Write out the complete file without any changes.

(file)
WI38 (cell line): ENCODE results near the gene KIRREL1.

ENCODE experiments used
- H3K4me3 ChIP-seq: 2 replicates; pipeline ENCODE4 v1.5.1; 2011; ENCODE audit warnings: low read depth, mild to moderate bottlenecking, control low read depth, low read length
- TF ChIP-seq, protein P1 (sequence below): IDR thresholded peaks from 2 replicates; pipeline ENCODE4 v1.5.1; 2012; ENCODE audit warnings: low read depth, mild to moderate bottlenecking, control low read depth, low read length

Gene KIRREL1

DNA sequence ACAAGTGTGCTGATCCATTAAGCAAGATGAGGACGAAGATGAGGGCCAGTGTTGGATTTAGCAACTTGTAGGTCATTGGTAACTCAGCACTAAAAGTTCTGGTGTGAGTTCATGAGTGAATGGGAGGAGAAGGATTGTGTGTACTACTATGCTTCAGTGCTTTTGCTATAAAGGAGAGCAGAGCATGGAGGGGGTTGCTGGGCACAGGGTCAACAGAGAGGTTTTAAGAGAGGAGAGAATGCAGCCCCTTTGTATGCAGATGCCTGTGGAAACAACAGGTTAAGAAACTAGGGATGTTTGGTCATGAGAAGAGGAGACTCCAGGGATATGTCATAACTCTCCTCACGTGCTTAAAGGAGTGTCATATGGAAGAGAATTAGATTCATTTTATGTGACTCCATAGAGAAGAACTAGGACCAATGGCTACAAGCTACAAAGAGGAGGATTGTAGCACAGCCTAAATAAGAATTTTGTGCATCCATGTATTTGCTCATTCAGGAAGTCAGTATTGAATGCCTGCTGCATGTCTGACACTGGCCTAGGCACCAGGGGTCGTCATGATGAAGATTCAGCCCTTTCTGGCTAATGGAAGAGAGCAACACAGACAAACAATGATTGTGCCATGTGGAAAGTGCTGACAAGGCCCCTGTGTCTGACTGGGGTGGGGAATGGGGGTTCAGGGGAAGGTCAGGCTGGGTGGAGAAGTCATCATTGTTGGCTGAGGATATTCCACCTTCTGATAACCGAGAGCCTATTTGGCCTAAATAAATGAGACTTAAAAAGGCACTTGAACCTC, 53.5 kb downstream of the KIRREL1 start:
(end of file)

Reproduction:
WI38 (cell line): ENCODE results near the gene KIRREL1.

ENCODE experiments used
- H3K4me3 ChIP-seq: 2 replicates; pipeline ENCODE4 v1.5.1; 2011; ENCODE audit warnings: low read depth, mild to moderate bottlenecking, control low read depth, low read length
- TF ChIP-seq, protein P1 (sequence below): IDR thresholded peaks from 2 replicates; pipeline ENCODE4 v1.5.1; 2012; ENCODE audit warnings: low read depth, mild to moderate bottlenecking, control low read depth, low read length

Gene KIRREL1

DNA sequence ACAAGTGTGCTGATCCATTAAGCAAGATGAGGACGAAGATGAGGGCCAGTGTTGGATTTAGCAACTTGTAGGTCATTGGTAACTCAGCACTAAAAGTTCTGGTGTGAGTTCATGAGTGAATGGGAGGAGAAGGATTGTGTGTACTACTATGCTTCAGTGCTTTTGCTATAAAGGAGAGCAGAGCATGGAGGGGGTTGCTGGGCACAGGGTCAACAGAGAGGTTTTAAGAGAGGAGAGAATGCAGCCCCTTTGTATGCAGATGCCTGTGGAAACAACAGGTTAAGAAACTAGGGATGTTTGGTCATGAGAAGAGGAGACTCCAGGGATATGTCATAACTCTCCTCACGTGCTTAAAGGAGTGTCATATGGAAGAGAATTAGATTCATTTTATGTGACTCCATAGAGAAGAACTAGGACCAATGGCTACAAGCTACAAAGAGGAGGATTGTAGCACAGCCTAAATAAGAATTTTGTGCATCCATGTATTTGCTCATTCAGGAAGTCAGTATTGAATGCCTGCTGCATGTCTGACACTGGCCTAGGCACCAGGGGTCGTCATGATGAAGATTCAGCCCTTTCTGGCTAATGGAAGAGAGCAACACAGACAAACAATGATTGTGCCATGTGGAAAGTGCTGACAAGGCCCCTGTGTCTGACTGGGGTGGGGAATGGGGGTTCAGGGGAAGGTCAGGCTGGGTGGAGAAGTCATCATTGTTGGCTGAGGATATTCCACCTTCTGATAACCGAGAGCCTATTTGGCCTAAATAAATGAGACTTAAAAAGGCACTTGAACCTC, 53.5 kb downstream of the KIRREL1 start: